);

        $cache->set($cache_key, \@output) if $cache;
    }

    $self->config->frontend->output(@output);
}

# create the key used to index the cache
sub cache_key {
    my $self = shift;

    return 'Bryar: ' . join(' | ', map {
        $_ . ' => ' . $self->{arguments}->{$_}
    } sort keys %{$self->{arguments}});
}

=head2 posts_calendar

TODO:  Move this out to something that is more flexible.

Return a data structure containing the days and weeks of a given month and
year with blog posts attached. See the C<calendar> template for an example.

=cut

sub posts_calendar {
	my ($self, $month, $year) = @_;

    my $today = DateTime->today( time_zone => $self->config->{time_zone} );

	$month ||= $today->month(); 
	$year  ||= $today->year(); 

	my $this_month = DateTime->new( month => $month, year => $year,  time_zone => $self->config->{time_zone} );

	my @documents = $self->config->collector->collect(
		$self->config,
		since => $this_month->epoch()
	);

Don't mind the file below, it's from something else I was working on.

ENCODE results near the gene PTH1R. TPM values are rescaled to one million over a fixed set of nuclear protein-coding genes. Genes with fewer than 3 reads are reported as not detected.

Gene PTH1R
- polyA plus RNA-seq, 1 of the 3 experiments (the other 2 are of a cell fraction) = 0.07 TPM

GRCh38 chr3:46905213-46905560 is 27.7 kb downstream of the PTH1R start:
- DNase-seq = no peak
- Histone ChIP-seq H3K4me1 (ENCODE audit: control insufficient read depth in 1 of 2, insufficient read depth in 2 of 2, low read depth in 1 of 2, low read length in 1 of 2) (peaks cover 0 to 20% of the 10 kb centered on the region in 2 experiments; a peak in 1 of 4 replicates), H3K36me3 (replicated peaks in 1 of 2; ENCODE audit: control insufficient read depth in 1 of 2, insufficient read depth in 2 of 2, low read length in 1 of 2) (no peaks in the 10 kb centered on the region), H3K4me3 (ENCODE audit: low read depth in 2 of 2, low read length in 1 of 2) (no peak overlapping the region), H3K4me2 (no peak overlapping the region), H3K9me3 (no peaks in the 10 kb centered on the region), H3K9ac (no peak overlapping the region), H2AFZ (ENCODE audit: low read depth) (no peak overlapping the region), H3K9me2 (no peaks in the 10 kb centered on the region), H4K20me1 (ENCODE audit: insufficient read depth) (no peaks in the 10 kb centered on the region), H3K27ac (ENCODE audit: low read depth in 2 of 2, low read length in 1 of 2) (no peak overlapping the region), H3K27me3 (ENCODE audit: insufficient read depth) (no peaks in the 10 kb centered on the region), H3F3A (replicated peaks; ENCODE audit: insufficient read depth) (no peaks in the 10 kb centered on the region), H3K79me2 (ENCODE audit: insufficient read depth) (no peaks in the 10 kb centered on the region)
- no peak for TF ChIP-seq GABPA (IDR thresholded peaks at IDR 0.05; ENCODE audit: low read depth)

# make an hash with keys the days with a post
	my %posts = map { DateTime->from_epoch( epoch => $_->{epoch},  time_zone => $self->config->{time_zone} )->day() => $_->{id} } @documents;

	my @m = calendar($month, $year);
	my @month;
	foreach my $week (@m) {
		my @weekdays;
		foreach my $day (@$week) {
			my $d = { day => $day };
			if ($day and exists $posts{$day}) {
				$d->{idlink} = $posts{$day};
				$d->{link} = "$year/" . $this_month->month_abbr() . "/$day";
			}
			push(@weekdays, $d);
		}

		# mark the first day of the week, if it exists
		$weekdays[0]{sunday} = 1 if defined $weekdays[0]{day};

		push(@month, \@weekdays);
	}

	return { year => $year, month => $month, monthname => $this_month->month_name(), calendar => \@month };
}

=head2 config

Returns the L<Bryar::Config|Bryar::Config> object for this blog. This is
useful as the blog object is passed into the templates by default.

=cut

sub config { return $_[0]->{config} }
sub arguments {return $_[0]->{arguments} }

=head1 LICENSE

This module is free software, and may be distributed under the same
terms as Perl itself.

=head1 THANKS

Steve Peters provided Atom support.
Marco d'Itri contributed the calendar, HTTP validators, caching, FastCGI,
sitemaps, non-ASCII charsets, bug fixes and optimizations.

=head1 AUTHOR

Copyright (C) 2003, Simon Cozens C<simon@cpan.org>

some parts Copyright 2007 David Cantrell C<david@cantrell.org.uk>

some parts Copyright 2009 Marco d'Itri C<md@linux.it>

=cut

1;